Sunday, August 18, 2013

Exotic/Disgusting Foods and Beverages Forum--Mexican Soft Drinks, Including a Grand Experiment

     Unlike the other exotic, imported sodas I've blogged about before (Jamaican, English, Italian), Mexican soft drinks are much more readily available here in the U.S.  You can only find those others in high end groceries with very extensive selections, but even mediocre supermarkets generally have a couple of Mexican sodas for sale.  The examples discussed below are almost all Novamex products, some from their Jarritos line.  Novamex seems to have a monopoly on exports to here--I would have tried other companies' offerings for some variety, but was unable to locate any.
     I'll begin with a fairly common flavor, Jarritos fruit punch.  It's an eye-catching red color.  And it's just okay.  Granted, fruit punch is not one of my usual favorite flavors, but I was rather indifferent toward it.  I wouldn't seek this one out again.
     Happily, Jarritos Mandarin (orange flavor) is good.  Clearly, orange is a very common soda flavor, but this one holds up well.  I've gone back to this one repeatedly.  I think even the late, orange soda-loving inhabitants of Waponi Woo would have approved.  (This reference is for the other five or six people who appreciated the 1990 Tom Hanks/Meg Ryan movie "Joe Versus the Volcano.")
     Next up is Sidral Mundet, also a Novamex product.  This one is apple flavored.  It was disappointing.  I only sensed a hint of apple flavor, and it was bland overall.  Like the fruit punch one, I don't recommend it.
     I was amused to see that there is a sangria flavored soda--Sangria Senorial, to be specific (from, you guessed it, Novamex again).  It's just the flavor, though, as it's non-alcoholic.  I'm not a big fan of real sangria, so I was surprised that I really enjoyed this.  It was nicely sweet and fruity, and I will buy it again the next time I see if offered.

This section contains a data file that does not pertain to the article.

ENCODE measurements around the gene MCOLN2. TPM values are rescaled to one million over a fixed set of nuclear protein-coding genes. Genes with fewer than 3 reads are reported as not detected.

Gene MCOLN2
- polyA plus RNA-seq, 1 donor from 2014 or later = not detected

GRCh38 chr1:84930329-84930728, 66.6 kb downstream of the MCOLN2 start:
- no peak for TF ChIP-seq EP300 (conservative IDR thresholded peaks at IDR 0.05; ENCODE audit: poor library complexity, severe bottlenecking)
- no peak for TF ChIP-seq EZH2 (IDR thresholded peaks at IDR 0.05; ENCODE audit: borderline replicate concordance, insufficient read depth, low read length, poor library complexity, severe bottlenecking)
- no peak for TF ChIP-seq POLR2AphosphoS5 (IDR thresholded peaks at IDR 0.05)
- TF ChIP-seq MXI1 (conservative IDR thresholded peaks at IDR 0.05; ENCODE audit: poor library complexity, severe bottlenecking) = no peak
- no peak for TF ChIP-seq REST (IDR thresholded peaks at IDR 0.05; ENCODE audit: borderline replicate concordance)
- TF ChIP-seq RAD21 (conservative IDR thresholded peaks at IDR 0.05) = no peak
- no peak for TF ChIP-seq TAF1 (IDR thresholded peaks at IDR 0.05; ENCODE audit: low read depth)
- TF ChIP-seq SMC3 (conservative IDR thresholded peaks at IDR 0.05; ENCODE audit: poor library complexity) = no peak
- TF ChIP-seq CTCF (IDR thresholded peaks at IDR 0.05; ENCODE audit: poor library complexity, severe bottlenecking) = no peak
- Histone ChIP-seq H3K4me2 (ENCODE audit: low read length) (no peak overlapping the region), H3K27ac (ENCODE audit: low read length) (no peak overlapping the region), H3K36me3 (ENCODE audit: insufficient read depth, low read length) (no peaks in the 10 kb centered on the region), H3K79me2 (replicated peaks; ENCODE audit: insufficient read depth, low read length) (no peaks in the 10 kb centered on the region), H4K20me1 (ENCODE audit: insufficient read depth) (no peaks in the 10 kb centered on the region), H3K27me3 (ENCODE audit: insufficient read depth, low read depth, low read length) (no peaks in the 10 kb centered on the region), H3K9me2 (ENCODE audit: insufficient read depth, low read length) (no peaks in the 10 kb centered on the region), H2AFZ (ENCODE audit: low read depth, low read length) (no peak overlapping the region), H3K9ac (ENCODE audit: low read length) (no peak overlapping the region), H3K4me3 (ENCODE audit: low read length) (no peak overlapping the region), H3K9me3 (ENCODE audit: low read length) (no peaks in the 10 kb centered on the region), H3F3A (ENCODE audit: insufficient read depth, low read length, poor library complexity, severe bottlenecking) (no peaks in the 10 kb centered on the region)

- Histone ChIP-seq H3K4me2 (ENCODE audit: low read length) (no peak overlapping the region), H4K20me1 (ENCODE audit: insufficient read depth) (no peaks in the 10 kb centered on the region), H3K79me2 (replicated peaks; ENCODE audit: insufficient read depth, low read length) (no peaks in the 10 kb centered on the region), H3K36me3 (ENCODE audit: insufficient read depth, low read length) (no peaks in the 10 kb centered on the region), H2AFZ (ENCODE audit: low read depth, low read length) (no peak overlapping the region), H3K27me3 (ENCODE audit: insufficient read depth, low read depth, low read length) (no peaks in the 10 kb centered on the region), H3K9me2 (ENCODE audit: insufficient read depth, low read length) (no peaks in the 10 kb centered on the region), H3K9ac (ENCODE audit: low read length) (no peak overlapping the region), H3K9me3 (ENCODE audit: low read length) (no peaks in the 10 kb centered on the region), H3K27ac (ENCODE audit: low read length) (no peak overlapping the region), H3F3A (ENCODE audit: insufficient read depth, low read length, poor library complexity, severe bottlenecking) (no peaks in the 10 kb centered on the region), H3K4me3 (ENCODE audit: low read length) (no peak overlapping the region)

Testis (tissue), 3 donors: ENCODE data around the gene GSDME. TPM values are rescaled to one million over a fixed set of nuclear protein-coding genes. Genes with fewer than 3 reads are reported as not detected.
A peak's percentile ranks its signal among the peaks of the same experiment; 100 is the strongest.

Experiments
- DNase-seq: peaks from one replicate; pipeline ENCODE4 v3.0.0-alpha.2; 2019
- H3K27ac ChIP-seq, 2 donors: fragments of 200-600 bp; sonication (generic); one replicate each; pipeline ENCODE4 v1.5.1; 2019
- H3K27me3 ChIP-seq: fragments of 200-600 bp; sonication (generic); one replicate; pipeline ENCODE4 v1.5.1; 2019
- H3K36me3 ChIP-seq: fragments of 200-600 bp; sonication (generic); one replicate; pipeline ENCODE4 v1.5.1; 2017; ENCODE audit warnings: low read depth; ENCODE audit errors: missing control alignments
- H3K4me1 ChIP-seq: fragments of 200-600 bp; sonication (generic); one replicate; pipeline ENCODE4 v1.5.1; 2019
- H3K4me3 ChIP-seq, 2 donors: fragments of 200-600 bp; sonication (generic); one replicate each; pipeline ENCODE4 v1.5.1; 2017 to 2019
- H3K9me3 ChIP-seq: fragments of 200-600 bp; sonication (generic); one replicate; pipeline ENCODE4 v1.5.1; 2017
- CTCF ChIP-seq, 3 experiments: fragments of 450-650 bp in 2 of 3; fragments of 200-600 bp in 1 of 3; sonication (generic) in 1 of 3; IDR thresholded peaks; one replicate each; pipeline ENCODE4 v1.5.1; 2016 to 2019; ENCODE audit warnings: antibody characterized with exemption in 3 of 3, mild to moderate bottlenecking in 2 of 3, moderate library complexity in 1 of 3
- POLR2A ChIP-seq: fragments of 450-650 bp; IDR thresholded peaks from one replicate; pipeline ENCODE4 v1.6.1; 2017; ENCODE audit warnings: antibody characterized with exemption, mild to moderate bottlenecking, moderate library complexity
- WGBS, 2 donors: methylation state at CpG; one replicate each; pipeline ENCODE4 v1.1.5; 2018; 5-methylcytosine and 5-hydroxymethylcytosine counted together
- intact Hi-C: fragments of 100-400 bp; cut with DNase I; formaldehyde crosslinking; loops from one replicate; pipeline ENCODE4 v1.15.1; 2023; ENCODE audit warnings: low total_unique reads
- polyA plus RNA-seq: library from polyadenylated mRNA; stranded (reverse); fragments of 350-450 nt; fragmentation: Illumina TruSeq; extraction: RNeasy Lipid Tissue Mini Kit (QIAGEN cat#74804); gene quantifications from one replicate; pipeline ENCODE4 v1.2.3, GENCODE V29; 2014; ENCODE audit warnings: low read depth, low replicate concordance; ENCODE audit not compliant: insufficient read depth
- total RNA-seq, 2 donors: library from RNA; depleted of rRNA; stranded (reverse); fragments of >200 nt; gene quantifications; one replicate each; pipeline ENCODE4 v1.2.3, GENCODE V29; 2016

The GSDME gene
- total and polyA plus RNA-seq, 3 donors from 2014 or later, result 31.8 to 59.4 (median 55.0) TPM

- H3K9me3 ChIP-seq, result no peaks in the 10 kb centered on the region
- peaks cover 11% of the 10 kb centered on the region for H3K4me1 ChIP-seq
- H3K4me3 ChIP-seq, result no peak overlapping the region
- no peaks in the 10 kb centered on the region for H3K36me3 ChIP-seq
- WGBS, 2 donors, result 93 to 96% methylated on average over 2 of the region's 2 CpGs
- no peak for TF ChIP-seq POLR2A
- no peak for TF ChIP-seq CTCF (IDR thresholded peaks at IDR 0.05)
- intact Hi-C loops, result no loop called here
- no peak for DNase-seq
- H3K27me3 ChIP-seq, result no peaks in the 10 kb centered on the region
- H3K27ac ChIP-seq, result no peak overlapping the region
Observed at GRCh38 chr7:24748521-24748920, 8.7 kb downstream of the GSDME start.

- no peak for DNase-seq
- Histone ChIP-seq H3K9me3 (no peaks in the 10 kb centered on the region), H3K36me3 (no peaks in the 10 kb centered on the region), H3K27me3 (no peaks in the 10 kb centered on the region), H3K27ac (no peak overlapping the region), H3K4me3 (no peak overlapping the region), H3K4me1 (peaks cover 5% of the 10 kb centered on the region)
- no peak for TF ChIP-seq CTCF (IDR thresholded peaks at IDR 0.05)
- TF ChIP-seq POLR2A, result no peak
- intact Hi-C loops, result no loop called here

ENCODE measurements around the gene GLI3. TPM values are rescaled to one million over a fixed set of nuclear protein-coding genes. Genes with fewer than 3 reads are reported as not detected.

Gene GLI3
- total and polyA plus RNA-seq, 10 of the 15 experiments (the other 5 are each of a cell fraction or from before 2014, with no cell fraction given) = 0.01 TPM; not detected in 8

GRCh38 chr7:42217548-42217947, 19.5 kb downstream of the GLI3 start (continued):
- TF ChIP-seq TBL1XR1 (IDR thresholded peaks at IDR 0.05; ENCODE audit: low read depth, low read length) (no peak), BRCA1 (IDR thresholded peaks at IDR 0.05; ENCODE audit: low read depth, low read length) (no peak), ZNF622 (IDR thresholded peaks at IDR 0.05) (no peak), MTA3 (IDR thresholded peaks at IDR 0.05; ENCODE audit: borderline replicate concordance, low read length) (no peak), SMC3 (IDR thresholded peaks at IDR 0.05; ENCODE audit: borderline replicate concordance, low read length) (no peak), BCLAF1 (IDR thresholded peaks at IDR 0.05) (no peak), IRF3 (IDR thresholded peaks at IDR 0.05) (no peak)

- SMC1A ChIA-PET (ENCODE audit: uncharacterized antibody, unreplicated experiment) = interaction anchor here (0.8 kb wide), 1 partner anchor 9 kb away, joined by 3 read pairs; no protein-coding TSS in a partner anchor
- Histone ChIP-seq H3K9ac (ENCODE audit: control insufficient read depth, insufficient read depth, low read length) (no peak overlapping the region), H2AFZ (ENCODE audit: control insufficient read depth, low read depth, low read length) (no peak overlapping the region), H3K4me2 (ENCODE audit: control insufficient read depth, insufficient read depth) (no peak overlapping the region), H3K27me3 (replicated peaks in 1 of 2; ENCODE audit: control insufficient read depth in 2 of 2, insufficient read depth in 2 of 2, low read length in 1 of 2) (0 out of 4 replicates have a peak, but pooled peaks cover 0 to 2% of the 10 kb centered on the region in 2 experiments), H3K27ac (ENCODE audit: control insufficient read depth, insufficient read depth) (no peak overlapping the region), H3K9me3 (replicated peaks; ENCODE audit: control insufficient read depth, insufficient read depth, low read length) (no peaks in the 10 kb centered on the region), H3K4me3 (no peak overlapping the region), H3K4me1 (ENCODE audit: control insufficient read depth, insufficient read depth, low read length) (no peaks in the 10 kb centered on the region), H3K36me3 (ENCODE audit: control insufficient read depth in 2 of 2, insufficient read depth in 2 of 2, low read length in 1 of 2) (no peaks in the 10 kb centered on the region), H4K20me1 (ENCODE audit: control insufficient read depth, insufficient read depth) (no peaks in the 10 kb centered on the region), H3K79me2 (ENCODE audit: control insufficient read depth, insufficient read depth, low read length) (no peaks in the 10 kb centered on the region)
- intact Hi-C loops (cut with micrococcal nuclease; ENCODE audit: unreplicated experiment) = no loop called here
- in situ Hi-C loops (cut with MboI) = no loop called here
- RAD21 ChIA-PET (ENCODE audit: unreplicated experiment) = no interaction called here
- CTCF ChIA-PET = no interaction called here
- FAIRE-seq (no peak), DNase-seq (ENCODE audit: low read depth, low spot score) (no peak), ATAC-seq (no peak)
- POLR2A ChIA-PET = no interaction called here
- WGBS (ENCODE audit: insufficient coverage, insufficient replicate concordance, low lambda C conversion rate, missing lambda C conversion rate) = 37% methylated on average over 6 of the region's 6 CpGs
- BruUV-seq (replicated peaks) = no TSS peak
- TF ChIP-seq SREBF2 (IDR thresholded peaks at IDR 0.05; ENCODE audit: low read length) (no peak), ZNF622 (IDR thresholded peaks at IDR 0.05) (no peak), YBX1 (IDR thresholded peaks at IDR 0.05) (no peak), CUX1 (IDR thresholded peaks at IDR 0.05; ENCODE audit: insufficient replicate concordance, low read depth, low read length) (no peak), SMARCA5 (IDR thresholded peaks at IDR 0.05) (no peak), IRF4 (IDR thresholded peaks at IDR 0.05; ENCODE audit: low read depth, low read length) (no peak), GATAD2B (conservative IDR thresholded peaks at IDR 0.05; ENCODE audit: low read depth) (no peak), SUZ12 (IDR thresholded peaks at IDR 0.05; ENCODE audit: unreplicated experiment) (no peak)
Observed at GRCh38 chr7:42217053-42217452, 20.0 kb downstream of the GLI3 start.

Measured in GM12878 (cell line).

Now, as the end of this post's title mentions, I actually did an experiment here.  "Grand" is a wild exaggeration, however, a shameless ploy to try to increase readership.  In these food posts, I've often stated how certain exotic foods and beverages taste similar to more familiar variants, and I don't know if I could tell the difference in a blind taste test.  Well, this time I was able to do so.  One of the hallmarks of Mexican sodas is that they're proud to use real sugar, instead of the now typical American penchant for sweetening using high fructose corn syrup.  I was able to find each country's version of Sprite, and bought both.  I marked identical plastic cups, and poured the two different Sprites in them, mixed up the cups, and then blindly tasted both, noting my reactions.  The result was that my taste buds are evidently either patriotic, or boringly provincial, depending on one's point of view.  I liked the high fructose corn syrup Sprite better.  The Mexican, sugar-sweetened one tasted weird, and had a sour aftertaste.  Admittedly, this wasn't a strict, double blind, lab-type experiment, but for the purposes of a blog post I think it was sufficient.

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